Are protests starting to hit the mark at Newcastle?

Newcastle United
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With Newcastle launching a season-ticket initiative on Tuesday, are the continued protests from the Geordie faithful beginning to have an impact on the owner?

It is safe to say Mike Ashley’s time as Newcastle owner has had several ups and downs since he bought the club in 2007.

From drinking in the stands with supporters to changing the stadium name from St James’ Park to the Sports Direct Arena, there always seems to be a talking point just around the corner.

Having seen a lack of spending and takeover talks fade away over the past couple of years, it was the last straw for several fans in the summer when Rafael Benitez, a Champions League-winning manager, was not kept at the helm.

Instead of giving the Spaniard what he wanted, which was some investment in the squad and the infrastructure of the club, Ashley allowed the 59-year-old to leave when his contract expired and instead decided to bring in Steve Bruce.

Not being disrespectful to the former Manchester United defender but, to fans of the club, it felt like the Magpies had gone from having a Porsche 911 in charge to a Reliant Robin. The appointment felt uninspiring and Ashley would certainly know about it.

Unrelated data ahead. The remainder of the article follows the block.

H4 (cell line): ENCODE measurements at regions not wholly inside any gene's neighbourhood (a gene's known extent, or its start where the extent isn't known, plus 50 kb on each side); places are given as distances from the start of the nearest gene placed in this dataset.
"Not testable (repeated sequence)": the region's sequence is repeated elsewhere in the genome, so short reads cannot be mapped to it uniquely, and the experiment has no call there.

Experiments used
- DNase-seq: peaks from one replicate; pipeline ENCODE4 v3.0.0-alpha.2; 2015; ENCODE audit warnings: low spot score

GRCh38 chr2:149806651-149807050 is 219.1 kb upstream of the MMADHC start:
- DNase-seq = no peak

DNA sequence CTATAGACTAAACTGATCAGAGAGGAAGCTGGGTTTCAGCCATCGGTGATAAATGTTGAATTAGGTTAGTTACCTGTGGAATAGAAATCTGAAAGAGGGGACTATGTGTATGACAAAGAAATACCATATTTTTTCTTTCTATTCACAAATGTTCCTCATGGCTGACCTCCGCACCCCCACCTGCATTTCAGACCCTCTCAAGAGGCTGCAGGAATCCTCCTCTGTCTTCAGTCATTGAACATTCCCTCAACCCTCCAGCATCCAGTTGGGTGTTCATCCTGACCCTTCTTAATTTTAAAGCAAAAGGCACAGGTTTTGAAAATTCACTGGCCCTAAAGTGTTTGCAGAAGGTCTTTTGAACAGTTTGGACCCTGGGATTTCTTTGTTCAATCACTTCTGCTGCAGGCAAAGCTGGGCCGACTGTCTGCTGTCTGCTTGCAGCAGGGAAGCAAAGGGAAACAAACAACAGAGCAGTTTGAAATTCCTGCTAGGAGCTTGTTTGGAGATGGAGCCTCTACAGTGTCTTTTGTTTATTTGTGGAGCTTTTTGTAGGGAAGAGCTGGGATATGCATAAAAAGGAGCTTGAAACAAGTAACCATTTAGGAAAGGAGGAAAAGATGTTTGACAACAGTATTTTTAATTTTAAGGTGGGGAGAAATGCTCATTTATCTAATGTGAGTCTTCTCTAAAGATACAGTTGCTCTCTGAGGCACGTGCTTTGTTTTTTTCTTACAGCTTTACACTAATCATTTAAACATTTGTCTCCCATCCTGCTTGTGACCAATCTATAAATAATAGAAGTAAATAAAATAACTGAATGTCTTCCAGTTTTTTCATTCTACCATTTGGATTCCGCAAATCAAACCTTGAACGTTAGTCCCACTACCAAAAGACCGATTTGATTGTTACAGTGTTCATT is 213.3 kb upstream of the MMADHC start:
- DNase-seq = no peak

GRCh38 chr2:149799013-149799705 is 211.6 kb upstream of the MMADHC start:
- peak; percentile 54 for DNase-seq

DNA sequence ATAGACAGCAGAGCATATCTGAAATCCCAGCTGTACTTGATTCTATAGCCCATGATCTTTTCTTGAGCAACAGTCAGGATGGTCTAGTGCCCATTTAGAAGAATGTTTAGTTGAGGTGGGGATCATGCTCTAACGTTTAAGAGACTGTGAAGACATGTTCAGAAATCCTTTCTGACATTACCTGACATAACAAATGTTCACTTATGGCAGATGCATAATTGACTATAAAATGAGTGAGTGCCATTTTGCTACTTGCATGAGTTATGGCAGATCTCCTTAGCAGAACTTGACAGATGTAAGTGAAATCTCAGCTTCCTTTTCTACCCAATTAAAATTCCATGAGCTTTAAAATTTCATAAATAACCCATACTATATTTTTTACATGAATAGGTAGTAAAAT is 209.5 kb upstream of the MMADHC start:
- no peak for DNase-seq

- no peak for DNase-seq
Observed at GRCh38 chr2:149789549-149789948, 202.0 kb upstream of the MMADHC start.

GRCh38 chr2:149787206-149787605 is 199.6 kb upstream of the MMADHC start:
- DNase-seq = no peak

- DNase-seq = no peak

In the first game of the season, at home to Arsenal, a mass protest was staged prior to the match, which the Gunners won 1-0, calling for the owner to sell the club and effectively leave the city in peace.

However, unsurprisingly, Ashley has stuck around and he will be feeling pleased with the work Bruce is doing this season as Newcastle sit 11th in the Premier League, just two points behind Manchester United in fifth.

Sunday’s 2-1 home victory against Southampton extended the Magpies’ unbeaten run to three matches but there was something missing at St James’ Park – the 10,000 supporters who didn’t show up!

With 42,303 in attendance, it was Newcastle’s lowest home crowd for a Premier League match since November 2010 and appears to have sprung Ashley into action to boost crowd figures.

The north-east outfit are offering season-ticket holders a free additional half-season ticket to gift to fellow supporters to help fill the stadium on Tyneside, and it will be interesting to see whether or not supporters get behind the initiative.

For the fans that continue to stay away from St James’ Park in protest against the owner, it will be music to their ears as the recent attendance, which is 10,000 less than capacity, looks to be hurting Ashley’s pocket.

Although offering a free half-season ticket, Ashley still must have in the back of his mind that a potential full crowd will generate income in terms of food and drink, highlighting how clever the businessman can be.

Overall, it does look like the protests are having an impact and if the attendances did slip below the 40,000 mark, which would be unheard of at such a well-supported club like Newcastle, the owner may increase his efforts to sell the club.

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